Out and about in Medellin with fellow  international poets

A Colombian student, translator, and escort who comes from a city that is predominantly black and maintains African roots.

In Bucamaranga, near the Venezuela border for a reading and trying some of the local food.

 Hope I will be back to try the “changua” soup made of potato, egg and bread, the wonderful tamale cooked in banana leaf cups and munch on “fat ass” ants and remember that “embarazada” doesn’t mean to be embarrassed but to be pregnant. And I hope that I can remember that in some parts of the country, “muy caliente” can mean I am upset or sexy hot. I must see the beautiful smiles of the Colombian people and become the object of their kind spirit once again.

Vendors selling fresh fruit

Beauty and the Beast Dance a Duet in Medellin

The clay god lives here.
Red dwellings paint blue sky-line.
Wedged between steel and cement giants,
scrappy narrow structures,
play hide-and-seek in their shadow.

Bricked barracks, sprung up like weeds
in the aftermath of reckless wars,
clutter and cling to steep mountainsides
and brim over with refugees.

Clay homesteads, teeter on the edge of precipices,
line roadsides like lost itinerants.
Lone figures lean out the minescule windows
of rainbow-colored concrete closets,
dream of pennies and escape.

Herds of motorcyclists and streams of yellow taxis
clog the roads. Pedestrians inhale suffocating gas fumes.

Street vendors brave noise and smoke as they sell
mangoes, lemons, watermelons, pineapples,
sugar apples and sliced flesh of coconuts.

Pastry shops, doors adorned with iron bars,
bloom out of nooks, appease the hunger pangs
of sweet-toothed passers-by.

In a crowded market, displaying souvenirs,
a man grinds sugarcane stalks.
People wait to buy juice trickling into a pan.

The wealthy retreat in gated communities
with modern amenities and live in soap-opera worlds.
Drug lords orchestrate fiefdoms in the shadows.
Danger and death lurk round corners.

A black granite library, a misfit
among random construction,
stretches defiantly skyward,
to bring knowledge to the masses.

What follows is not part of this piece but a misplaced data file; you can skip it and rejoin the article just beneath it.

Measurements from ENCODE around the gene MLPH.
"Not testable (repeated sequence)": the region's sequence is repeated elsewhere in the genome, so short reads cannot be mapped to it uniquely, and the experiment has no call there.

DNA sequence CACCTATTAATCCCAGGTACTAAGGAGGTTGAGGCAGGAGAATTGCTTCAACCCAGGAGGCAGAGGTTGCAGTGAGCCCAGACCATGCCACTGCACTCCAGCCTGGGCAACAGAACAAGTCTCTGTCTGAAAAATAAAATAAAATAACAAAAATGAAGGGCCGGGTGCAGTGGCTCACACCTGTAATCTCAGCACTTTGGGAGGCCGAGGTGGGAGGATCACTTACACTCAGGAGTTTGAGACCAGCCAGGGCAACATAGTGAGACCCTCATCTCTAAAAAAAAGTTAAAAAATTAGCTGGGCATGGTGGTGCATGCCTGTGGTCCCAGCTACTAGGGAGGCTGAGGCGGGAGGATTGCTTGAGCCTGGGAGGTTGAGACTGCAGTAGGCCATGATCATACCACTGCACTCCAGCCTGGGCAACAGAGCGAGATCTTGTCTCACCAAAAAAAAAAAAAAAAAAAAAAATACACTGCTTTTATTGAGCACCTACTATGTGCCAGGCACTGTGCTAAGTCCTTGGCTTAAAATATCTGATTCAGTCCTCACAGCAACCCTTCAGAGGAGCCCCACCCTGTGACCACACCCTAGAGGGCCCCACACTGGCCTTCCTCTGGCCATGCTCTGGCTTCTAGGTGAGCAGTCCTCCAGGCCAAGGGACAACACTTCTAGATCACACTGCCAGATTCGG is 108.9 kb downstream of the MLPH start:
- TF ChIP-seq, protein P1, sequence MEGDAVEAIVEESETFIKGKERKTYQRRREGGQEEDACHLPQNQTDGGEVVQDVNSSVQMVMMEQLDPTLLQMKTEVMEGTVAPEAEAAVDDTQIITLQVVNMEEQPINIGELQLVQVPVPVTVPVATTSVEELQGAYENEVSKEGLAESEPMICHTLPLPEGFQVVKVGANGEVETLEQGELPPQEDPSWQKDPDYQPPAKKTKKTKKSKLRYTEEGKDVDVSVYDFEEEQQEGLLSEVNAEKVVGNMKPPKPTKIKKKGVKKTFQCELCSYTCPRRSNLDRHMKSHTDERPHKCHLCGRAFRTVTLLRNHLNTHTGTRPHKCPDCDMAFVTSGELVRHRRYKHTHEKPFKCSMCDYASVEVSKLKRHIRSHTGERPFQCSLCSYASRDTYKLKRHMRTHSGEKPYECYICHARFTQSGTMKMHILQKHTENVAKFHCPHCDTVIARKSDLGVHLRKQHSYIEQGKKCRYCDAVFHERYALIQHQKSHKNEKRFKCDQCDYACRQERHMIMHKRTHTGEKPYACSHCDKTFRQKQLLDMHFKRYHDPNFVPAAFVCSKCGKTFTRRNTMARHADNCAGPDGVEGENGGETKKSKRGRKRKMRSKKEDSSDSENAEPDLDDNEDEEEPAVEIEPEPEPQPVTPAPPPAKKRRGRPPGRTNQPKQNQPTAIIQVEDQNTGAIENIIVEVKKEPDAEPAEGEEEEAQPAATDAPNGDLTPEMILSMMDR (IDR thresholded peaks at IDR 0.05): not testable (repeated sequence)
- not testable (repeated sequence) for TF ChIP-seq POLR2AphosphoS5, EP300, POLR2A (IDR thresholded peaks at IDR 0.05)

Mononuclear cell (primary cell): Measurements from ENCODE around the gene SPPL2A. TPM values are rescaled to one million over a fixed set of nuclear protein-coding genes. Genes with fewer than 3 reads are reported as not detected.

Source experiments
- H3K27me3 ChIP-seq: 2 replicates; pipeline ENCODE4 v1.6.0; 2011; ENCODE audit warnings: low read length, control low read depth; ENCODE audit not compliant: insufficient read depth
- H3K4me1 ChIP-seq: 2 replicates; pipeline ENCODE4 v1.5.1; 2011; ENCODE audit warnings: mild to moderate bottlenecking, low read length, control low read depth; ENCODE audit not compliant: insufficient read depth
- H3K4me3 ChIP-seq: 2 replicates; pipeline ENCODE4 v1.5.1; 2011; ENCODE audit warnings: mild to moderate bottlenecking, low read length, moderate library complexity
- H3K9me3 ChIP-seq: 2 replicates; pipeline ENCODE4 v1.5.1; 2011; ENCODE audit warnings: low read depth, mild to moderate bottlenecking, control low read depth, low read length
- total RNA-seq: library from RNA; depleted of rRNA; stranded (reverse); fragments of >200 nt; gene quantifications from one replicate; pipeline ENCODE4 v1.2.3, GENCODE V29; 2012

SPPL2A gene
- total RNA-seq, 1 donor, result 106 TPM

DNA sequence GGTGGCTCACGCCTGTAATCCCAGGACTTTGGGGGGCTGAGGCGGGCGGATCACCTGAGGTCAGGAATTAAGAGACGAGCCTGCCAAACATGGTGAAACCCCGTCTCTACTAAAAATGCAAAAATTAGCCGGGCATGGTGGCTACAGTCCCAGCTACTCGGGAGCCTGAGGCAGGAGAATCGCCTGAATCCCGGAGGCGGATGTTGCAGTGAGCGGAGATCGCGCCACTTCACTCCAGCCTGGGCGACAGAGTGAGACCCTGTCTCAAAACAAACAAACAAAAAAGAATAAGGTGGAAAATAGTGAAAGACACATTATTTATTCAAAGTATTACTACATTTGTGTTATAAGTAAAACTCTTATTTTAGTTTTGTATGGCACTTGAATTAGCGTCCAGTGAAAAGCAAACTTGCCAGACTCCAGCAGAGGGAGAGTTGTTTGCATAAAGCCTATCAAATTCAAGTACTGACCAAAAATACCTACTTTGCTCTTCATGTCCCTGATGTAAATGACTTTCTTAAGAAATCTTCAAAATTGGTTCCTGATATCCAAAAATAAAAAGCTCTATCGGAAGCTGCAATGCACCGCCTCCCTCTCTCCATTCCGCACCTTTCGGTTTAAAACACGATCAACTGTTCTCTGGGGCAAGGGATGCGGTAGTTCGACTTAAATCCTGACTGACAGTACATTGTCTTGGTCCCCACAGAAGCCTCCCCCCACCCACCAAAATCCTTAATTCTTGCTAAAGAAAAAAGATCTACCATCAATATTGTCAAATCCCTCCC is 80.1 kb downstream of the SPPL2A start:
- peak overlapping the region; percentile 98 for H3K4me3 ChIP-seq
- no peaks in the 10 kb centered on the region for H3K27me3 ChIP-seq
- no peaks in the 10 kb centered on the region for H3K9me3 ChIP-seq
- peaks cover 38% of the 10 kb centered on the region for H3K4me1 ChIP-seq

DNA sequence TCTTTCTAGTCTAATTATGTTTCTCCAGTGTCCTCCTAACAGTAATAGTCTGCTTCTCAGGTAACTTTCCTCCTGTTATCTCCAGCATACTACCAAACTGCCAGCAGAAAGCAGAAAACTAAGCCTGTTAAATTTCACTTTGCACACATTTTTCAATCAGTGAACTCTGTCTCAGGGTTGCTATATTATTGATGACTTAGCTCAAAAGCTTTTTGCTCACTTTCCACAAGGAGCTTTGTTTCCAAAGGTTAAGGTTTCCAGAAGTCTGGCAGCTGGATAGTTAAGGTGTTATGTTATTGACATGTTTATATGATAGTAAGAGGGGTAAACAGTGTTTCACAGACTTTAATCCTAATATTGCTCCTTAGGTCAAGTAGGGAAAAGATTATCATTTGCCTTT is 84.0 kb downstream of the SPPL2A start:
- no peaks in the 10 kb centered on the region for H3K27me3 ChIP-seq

Medellin, a world metropolis,
masquerades in a carnival of contradictions.
The clay god watches
as beauty and the beast dance a duet.

© Althea Mark-Romeo 02.04.2011

A Poets’ Oasis
(Medellin, Colombia)

Cement seats in the amphitheater are full.
A gripped audience, parasols up,
 or wrapped in plastic covering,
 sits hours in rain.

Caught in the magic swirl of a poet’s realm,
crowd clings to the nectar of word-rush,
as voices, dressed in  rhythm,
do laps through verses.

Ears grasp messages,
eyes lock messengers,
propelled into spoken trance
poets and listeners,

©  Althea Romeo-Mark                   23.10.2011   

La poesía va desde el centro a los poetas
  • La poesía va desde el centro a los poetas | Hernán Vanegas | Patricia, Alhahi Papa Susso, Lola, Verónica, Althea y Jean Jacques Sewanou compartiendo su poesía y su encanto por Medellín, en la Avenida Oriental.
    La poesía va desde el centro a los poetas | Hernán Vanegas | Patricia, Alhahi Papa Susso, Lola, Verónica, Althea y Jean Jacque

La poesía la dejaron para más tarde. Tal vez se fueron a buscar historias para escribir después. Lo que sí, es que tenían unas ganas gigantes de conocer, de "caminar por ahí", como dijo Verónica Zondek, poeta chilena.

Y se fueron en compañía, conversando en inglés. Patricia Jabbeh, de Liberia; Althea Romeo Mark, de Antigua y Barbados; Verónica Zondek, de Chile, y Lola Koundakjian, de Armenia.

Pasaron la Oriental, con risas y hasta corriendo. Se pasearon por el Parque Bolívar y Junín y se dejaron sorprender por las guanábanas, que no habían visto nunca, y que encontraron en un puesto de frutas. Patricia se puso a bailar en un almacén, mientras miraba ropa, porque ella, según dijo, en Medellín se siente como en casa.

Eso fue la poesía mientras recorrieron el centro de la ciudad. En el escenario, los poetas sí que son sorprendidos. En la inauguración, al ver la cantidad de gente presente anoche en el Teatro Carlos Vieco, pese al fuerte viento y la lluvia, no pudieron dejar de admirarse. Y cuando los autores empezaron a leer sus poemas, el frío desapareció por completo. Así como lo hizo ayer y de seguro lo hará los días que vienen.

Los poetas se convierten en mensajeros de sus propias y lejanas tierras y hacen que la multitud se transporte a los ardientes desiertos del Sahara o respire la fresca brisa de las montañas de Mongolia.